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-   -   Average # of logs to achieve 700 degrees F (http://www.fornobravo.com/forum/f16/average-logs-achieve-700-degrees-f-15231.html)

ThermoJax 01-19-2011 11:27 AM

Average # of logs to achieve 700 degrees F
 
Could some experienced members talk about the average number of logs they use to get up to temp. I am using a small fireplace grate with 6-8 logs. I burn that then add 6 or so logs, this time using the wife's hairdryer to blast the logs. I am not sure the the fireplace grate is helping, but my gut says yes. Maybe it helps me use less logs.

Tscarborough 01-19-2011 05:04 PM

Re: Average # of logs to achieve 700 degrees F
 
I use about 4 cubic feet of wood to fire to temp, then 4-5 more wrist size pieces for the side fire. The storage area under my oven is, by chance, just about right for a firing.

shuboyje 01-19-2011 05:17 PM

Re: Average # of logs to achieve 700 degrees F
 
How do you define a log? Going by what I would call a log that sounds like a huge amount of wood, but I bet we are talking in different terms.

shuboyje 01-19-2011 05:33 PM

Re: Average # of logs to achieve 700 degrees F
 
I like the idea of comparing in cubic feet. I just checked the package of wood I've used in a pinch, and with that I can get my oven to 900+ on the hearth and mantain that for longer then I've ever tried with that wood, but at least an hour. The package is 2 cubic feet. That said my oven is small and light. It's a 30" naples style low dome with 2.25" of mass in the soldier and floor , 3" in the dome.

david s 01-19-2011 10:59 PM

Re: Average # of logs to achieve 700 degrees F
 
I weighed the wood consumed by my oven once and it came to 4Kg to reach 350 C

david s 01-19-2011 11:01 PM

Re: Average # of logs to achieve 700 degrees F
 
I think weight of wood consumed is a better measure. How big is a log? Very inaccurate measure using volume. Also dense timber will give off more heat and take longer to burn. My oven is quite small so uses very little fuel.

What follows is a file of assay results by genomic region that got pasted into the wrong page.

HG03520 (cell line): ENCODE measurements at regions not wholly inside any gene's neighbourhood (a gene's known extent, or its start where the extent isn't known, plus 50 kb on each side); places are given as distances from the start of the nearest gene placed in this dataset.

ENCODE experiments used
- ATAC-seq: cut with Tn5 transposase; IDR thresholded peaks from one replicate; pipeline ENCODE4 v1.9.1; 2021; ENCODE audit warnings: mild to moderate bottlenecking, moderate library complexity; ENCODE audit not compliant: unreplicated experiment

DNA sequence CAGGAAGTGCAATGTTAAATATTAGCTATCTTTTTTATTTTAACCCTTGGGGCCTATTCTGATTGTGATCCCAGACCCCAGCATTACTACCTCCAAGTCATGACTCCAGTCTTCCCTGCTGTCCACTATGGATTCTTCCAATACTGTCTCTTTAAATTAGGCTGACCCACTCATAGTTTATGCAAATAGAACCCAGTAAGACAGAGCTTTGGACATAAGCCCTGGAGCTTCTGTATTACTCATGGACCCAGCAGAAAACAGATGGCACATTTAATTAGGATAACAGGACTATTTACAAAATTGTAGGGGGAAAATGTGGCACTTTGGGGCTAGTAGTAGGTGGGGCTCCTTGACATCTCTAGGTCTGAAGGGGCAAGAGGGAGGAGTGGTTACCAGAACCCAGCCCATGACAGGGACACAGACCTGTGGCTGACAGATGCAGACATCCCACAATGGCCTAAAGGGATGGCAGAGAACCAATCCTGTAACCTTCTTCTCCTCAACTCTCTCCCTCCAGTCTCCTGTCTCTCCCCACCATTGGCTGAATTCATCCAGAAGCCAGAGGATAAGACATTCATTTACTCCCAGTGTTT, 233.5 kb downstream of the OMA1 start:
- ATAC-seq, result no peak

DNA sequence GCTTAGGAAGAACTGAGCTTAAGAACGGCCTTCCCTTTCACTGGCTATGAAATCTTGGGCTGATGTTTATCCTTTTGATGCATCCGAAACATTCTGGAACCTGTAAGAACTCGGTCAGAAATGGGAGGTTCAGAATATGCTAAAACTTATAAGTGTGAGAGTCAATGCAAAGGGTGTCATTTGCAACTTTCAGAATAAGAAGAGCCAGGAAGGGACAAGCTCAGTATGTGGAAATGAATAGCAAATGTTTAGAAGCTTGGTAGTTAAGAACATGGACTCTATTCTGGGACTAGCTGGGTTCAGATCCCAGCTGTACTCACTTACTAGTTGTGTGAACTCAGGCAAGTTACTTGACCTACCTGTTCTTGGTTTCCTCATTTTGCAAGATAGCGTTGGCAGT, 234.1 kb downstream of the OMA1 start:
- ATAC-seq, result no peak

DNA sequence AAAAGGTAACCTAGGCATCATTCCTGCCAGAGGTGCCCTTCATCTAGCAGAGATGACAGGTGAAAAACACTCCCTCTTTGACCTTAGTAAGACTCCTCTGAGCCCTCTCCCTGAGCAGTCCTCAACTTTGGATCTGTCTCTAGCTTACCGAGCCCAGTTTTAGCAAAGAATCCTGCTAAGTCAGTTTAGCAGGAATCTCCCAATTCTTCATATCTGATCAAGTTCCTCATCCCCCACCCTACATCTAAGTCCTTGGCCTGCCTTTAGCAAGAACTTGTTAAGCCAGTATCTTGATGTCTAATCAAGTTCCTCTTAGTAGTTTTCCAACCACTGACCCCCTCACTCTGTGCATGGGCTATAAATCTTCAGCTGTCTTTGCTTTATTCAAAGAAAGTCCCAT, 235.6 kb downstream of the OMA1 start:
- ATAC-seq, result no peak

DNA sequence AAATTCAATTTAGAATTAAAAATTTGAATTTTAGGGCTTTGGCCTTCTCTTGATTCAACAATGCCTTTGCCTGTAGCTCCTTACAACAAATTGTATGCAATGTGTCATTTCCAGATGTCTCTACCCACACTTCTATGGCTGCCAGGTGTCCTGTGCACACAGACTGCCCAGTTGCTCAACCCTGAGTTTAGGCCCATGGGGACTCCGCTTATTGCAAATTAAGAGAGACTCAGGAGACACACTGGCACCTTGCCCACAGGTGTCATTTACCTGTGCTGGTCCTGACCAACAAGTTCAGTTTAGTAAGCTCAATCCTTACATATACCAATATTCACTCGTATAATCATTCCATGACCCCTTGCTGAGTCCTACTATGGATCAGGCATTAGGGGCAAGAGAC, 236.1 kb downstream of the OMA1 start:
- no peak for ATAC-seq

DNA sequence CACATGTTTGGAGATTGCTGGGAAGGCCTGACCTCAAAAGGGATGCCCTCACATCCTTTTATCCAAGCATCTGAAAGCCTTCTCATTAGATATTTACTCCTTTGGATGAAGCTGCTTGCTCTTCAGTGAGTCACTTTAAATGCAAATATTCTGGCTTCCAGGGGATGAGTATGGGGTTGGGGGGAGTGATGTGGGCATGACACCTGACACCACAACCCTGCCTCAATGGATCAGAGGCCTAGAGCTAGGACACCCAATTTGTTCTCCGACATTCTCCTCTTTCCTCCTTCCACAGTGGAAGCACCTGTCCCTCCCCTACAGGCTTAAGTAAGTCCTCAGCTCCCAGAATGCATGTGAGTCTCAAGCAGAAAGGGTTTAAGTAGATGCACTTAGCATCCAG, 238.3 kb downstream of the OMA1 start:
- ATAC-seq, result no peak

uk_exile 01-19-2011 11:14 PM

Re: Average # of logs to achieve 700 degrees F
 
Wet wood weighs more though and would give off less useful energy than lighter dry wood. No easy to compare

RTflorida 01-20-2011 12:02 AM

Re: Average # of logs to achieve 700 degrees F
 
This is a tough one. I have never countedthe number of logs. I did do something yesterday a bit out of the norm.
I used nothing but 1 x1, 1x2, and 2x2 pieces of kiln dried poplar cutoffs from a mill shop.I know I loaded 6 handfulls (using both hands together), about 10 -15 pieces in each handfull. I was able to burn the dome clean in just over 1 hr, a bit slower that my usual 50 minutes with hardwood logs.I was surprised at how big a fire I got and the temp it produced. I really only built this fire to drive out any moisture after 2 days of rain. A waste of a fire (I did not have anything suitable for WFO cooking) so I used nothing but the stinky, black smoking poplar that I usually onuse for fire starting. I was impressed. Usually I use a bit of the small stuff then aound 15 logs in 2" -4" diameter.
Other then the stench of the smoke, I have no problems using the poplar sticks to get it up to temp.

RT

david s 01-20-2011 02:04 AM

Re: Average # of logs to achieve 700 degrees F
 
"Wet wood weighs more though and would give off less useful energy than lighter dry wood. No easy to compare"

Actually wet wood would still give off the same amount of energy, the trouble is that some of that energy is used up converting the water to steam.

We all try to avoid using wet wood for this reason. I still feel the wejght is a better measure of fuel used. How long is a 3''log? There is also a great difference in the energy contained between hardwood and softwood. The weight measure factors in all these differences.

mn8tr 01-20-2011 07:25 AM

Re: Average # of logs to achieve 700 degrees F
 
Start with a stack of 6 with kindling. At around 50 min to 1 hour add 2-3 more and start cooking.


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